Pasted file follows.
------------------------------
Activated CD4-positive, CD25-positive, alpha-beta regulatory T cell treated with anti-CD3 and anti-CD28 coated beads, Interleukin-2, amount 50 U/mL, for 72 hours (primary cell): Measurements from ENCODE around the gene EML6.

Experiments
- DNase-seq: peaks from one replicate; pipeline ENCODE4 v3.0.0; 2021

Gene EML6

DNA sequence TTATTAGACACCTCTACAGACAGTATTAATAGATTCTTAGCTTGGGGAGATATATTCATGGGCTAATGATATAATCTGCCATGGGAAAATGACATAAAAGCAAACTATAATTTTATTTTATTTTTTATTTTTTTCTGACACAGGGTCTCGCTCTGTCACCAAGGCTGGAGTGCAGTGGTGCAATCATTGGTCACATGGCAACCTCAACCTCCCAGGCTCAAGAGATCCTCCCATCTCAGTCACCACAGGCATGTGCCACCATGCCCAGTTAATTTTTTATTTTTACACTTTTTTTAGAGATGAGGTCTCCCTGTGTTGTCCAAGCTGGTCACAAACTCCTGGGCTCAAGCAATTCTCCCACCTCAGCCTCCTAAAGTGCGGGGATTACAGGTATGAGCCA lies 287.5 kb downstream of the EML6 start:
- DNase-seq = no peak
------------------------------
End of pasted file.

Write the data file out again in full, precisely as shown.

Activated CD4-positive, CD25-positive, alpha-beta regulatory T cell treated with anti-CD3 and anti-CD28 coated beads, Interleukin-2, amount 50 U/mL, for 72 hours (primary cell): Measurements from ENCODE around the gene EML6.

Experiments
- DNase-seq: peaks from one replicate; pipeline ENCODE4 v3.0.0; 2021

Gene EML6

DNA sequence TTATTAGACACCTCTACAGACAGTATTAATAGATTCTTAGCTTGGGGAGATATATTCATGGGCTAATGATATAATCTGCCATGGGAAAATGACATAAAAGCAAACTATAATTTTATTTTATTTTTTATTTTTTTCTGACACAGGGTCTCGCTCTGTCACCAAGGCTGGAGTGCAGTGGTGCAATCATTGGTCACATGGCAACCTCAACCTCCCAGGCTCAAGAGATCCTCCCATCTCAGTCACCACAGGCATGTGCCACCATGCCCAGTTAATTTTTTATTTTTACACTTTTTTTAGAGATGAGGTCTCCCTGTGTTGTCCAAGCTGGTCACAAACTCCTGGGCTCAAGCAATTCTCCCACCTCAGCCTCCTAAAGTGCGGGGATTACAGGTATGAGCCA lies 287.5 kb downstream of the EML6 start:
- DNase-seq = no peak